16. 16. 16 Housing Crisis Causes Investment Banks went public, adding leverage     Solomon Brothers   Merrill Lynch   Bear Stearns   Morgan Stanley   Lehman Brothers   Goldman Sachs Once upon a time there were brothers named Solomon and brothers named Lehman
  17. 17. 17 Additional Consumer Credit Issues
  18. 18. 18 Loan-Loss Reserves in Billions (FDIC)
  19. 19. 19 Impact of Economic Recession Consumers are deleveraging     Lower purchases – increase savings   1st time in 50+ years household debt declined in Q3 2008   Combination of bank conservatism and declining credit worthiness   Defaults increasing   Non-bank providers (e.g. mortgage companies) exit as market refuses to fund Corporations reduce borrowing     Choice   Capital Markets less accessible   Combination of bank conservatism and declining credit worthiness
  20. 20. 20 Latest Economic Indicators Survey Actual Non-Farm Payroll -540K -598K Manufacturing Payroll -145K -207K Initial Jobless Claims 620K 627K Continuing Claims 4,830K 4,987K Unemployment 7.5% 7.6% Consumer Credit -3.5B -6.6B Housing Starts 529K 466K Lowest Housing Starts since before 1970
  21. 21. 21 Impact of the Economic Recession Think about this!     The nation’s largest credit card issuer (MBNA)   The nation’s largest home mortgage company (Countrywide)   The nation’s largest investment house (Merrill Lynch)   Were all recently acquired by a large US Bank
  22. 22. 22 Focus on Agriculture Beef Feedlot     Cattle Fax indicates that feedlot losses were record large in 2008, near $150 per head, with current losses near $250 per head, assuming no risk management Dairy Producer     $10.78 class III Milk in January, USDA forecasts $9.70 to $10.40 for 2009 vs. $14.65 average in 2008. (Predicts lowest prices since 1978) Broiler Industry     Cleveland Research indicates broiler processors made a profit in three weeks during 2008. The industry is bloodied, but reduction in inventory has produced some margins in early 2009. Swine Industry     Significant losses in 2008 amounting to $21.51 per head (Lawrence – ISU)   Using the same data, in the three years (2006-2007-2008) producers lost money - $0.77 per head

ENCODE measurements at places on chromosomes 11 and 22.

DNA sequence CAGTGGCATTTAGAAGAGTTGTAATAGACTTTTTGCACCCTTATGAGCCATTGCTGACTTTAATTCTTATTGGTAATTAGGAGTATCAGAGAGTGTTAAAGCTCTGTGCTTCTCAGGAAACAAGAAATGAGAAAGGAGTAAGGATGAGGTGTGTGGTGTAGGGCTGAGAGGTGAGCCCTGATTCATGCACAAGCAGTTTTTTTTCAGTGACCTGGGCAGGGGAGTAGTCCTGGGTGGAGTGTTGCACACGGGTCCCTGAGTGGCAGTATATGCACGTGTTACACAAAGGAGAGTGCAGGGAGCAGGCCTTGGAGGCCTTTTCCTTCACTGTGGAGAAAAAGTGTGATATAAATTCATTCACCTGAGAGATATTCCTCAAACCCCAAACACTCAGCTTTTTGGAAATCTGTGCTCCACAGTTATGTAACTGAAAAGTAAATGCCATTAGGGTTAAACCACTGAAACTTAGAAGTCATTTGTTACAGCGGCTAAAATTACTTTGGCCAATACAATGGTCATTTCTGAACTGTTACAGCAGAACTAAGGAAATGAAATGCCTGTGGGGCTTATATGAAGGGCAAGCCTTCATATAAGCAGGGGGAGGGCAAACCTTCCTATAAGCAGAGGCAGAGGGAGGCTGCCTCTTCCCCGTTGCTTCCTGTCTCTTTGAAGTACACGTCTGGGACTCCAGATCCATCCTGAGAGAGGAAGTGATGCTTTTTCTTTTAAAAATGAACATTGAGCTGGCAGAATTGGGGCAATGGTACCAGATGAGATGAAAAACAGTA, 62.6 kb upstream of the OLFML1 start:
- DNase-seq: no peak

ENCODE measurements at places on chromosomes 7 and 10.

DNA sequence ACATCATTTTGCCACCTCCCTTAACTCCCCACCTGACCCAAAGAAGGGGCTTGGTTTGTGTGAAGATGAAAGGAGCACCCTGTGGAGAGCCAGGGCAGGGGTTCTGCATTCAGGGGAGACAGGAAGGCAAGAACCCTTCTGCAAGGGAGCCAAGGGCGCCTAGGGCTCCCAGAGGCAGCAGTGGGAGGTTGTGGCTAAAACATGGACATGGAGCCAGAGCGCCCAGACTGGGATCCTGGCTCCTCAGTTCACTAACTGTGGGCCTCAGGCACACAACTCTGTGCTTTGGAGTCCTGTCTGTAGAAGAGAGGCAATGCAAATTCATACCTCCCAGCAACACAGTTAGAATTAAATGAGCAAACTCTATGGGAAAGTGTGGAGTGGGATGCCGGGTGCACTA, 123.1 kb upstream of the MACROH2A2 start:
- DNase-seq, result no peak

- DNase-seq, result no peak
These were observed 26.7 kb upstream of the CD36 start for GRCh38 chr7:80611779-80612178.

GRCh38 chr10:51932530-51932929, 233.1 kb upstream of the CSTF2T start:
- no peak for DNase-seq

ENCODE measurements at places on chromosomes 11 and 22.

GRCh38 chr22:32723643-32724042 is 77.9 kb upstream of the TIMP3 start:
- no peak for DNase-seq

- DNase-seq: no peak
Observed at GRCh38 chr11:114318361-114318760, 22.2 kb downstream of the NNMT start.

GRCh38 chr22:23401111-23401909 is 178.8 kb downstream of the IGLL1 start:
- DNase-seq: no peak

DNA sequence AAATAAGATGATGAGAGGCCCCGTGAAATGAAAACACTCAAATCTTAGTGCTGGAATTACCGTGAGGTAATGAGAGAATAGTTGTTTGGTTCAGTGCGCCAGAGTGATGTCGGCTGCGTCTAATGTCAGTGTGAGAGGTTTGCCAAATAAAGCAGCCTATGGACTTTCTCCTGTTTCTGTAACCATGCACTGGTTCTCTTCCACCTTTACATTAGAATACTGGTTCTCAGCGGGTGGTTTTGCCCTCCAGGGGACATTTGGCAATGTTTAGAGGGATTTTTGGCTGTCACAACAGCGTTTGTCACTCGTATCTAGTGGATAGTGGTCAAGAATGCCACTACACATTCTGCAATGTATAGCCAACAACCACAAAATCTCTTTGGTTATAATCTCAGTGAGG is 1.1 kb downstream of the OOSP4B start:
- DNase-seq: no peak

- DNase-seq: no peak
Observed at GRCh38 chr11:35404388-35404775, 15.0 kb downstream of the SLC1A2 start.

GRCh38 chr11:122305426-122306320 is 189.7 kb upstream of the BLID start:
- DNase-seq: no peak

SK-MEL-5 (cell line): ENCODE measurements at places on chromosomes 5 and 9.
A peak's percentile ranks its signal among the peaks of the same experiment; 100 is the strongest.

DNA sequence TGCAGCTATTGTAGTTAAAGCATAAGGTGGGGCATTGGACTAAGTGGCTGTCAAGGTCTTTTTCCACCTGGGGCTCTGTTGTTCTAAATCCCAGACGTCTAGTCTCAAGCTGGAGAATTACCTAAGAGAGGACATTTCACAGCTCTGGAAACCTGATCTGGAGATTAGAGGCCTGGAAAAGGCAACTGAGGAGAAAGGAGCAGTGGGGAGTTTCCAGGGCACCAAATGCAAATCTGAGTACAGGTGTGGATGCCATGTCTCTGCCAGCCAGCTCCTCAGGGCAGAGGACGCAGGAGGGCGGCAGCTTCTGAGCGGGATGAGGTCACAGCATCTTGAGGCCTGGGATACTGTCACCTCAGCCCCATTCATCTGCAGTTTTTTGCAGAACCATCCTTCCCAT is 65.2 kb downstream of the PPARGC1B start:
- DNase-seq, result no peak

23. 23. 23 Macro View of Animal Agriculture (Lawerence – ISU)
  24. 24. 24 Macro View of Animal Agriculture (Lawerence – ISU)
  25. 25. 25 Macro View of Animal Agriculture Meat and poultry production Total Total Meat & Beef Pork Meat Chicken Turkey Poultry Poultry 2007 26.421 21.943 48.683 36.126 5.958 42.582 91.265 2008 26.564 23.348 50.228 36.864 6.263 43.687 93.915 2009 26.110 22.980 49.401 36.175 6.040 42.740 92.141 2009/2008 98.3% 98.4% 98.4% 98.1% 96.4% 97.8% 98.1% Meat and poultry prices Choice Live Steers Hogs Chickens Turkeys 2007 $ 91.82 $ 47.09 $ 76.40 $ 82.10 2008 $ 92.27 $ 47.84 $ 79.70 $ 87.50 2009 $ 89.00 $ 47.50 $ 84.00 $ 85.50 Source: World Agricultural Supply & Demand Estimates
  26. 26. 26 Who Lends to U.S. Production Agriculture? Direct Lenders     Farm Credit System •  99 Farm Credit Associations in the U.S. •  5 Farm Credit Banks   Commerical Banks •  National Banks •  Regional Banks •  Community Banks   Non-Banking Entities •  Suppliers •  Insurance Companies Secondary market for agriculture mortgage loans     Farmer Mac
  27. 27. 27 Farm Credit System
  28. 28. 28 Commercial Banks Top 5 U.S. Agricultural Commercial Banks     Wells Fargo   Bank of America   Bank of the West   US Bank, NA   Rabobank   Many others Largely funded by:     Deposits   Fed fund borrowings   Bank to bank loans
  29. 29. 29 Farmer Mac Federal Agricultural Mortgage Corporation     Farmer Mac is a stockholder-owned instrumentality of the U.S. chartered by Congress to establish a secondary market for: •  Agricultural real estate •  Rural housing mortgage loans •  Rural utilities loans   Total assets (loans) of about $3.0 billion   Farmer Mac I – Secondary lending to agricultural loans originated by: •  Commercial Banks •  Farm Credit System institutions •  Credit Unions •  Insurance Companies •  Mortgage Bankers